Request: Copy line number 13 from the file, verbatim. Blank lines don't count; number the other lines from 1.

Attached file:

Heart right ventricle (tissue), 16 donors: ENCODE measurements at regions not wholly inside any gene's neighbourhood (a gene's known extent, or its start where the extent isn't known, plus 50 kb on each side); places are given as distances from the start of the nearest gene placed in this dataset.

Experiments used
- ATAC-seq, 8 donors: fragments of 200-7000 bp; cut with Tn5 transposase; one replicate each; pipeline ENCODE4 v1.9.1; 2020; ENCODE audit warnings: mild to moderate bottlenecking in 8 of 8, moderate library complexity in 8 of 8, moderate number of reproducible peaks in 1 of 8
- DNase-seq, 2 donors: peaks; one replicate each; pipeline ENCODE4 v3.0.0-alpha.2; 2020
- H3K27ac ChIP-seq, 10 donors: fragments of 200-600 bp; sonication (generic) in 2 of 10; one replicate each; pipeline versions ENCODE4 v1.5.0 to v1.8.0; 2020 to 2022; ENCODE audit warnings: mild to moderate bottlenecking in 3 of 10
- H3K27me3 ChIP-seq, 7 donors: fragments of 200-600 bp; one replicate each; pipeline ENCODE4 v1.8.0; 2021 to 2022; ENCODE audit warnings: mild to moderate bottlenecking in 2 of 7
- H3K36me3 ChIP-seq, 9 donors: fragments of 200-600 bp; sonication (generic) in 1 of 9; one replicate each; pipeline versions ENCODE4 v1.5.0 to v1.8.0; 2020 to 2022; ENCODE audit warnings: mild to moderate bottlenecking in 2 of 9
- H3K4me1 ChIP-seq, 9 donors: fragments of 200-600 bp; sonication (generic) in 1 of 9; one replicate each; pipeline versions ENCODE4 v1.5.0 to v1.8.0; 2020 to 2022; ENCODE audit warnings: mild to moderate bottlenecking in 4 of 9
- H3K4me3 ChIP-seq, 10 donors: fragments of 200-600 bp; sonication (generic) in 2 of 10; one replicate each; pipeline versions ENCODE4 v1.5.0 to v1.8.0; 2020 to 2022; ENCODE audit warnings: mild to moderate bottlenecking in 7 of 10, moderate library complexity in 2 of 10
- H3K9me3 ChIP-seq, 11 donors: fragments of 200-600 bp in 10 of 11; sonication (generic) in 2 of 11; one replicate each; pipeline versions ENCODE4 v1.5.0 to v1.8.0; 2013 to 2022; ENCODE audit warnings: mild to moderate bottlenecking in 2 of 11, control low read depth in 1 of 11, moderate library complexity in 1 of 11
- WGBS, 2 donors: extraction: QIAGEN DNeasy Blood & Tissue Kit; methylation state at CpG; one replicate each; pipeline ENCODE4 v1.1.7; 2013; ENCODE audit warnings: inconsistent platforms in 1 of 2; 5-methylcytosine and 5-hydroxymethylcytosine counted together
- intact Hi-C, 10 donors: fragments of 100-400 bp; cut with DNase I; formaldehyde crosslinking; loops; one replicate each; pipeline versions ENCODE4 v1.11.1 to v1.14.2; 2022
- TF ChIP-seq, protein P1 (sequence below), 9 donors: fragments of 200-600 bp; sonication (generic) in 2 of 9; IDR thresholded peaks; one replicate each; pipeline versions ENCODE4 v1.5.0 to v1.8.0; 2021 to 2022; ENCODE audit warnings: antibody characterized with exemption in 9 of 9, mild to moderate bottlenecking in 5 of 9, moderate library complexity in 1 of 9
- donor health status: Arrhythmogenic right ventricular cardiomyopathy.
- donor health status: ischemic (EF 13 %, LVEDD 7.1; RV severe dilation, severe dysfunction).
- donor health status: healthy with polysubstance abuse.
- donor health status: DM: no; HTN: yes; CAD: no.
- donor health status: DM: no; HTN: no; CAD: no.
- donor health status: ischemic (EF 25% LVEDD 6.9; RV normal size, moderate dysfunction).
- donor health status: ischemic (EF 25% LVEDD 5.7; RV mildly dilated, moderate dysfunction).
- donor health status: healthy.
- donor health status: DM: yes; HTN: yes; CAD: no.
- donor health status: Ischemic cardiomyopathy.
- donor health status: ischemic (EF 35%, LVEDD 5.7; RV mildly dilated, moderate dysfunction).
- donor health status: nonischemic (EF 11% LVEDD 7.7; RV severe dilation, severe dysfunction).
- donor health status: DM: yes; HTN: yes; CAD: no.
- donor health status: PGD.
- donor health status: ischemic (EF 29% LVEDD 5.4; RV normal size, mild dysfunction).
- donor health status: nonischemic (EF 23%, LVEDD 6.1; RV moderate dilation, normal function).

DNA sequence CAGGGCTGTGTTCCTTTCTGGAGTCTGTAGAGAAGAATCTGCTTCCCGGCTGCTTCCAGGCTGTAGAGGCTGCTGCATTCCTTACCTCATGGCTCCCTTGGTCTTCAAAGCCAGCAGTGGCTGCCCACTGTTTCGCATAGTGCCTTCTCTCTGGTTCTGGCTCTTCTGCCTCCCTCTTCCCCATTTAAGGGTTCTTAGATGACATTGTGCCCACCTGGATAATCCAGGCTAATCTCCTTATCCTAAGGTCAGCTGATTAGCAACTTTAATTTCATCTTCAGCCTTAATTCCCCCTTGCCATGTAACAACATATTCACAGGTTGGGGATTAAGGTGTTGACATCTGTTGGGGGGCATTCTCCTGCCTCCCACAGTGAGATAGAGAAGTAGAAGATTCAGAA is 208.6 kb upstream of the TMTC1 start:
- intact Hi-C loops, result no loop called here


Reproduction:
- TF ChIP-seq, protein P1 (sequence below), 9 donors: fragments of 200-600 bp; sonication (generic) in 2 of 9; IDR thresholded peaks; one replicate each; pipeline versions ENCODE4 v1.5.0 to v1.8.0; 2021 to 2022; ENCODE audit warnings: antibody characterized with exemption in 9 of 9, mild to moderate bottlenecking in 5 of 9, moderate library complexity in 1 of 9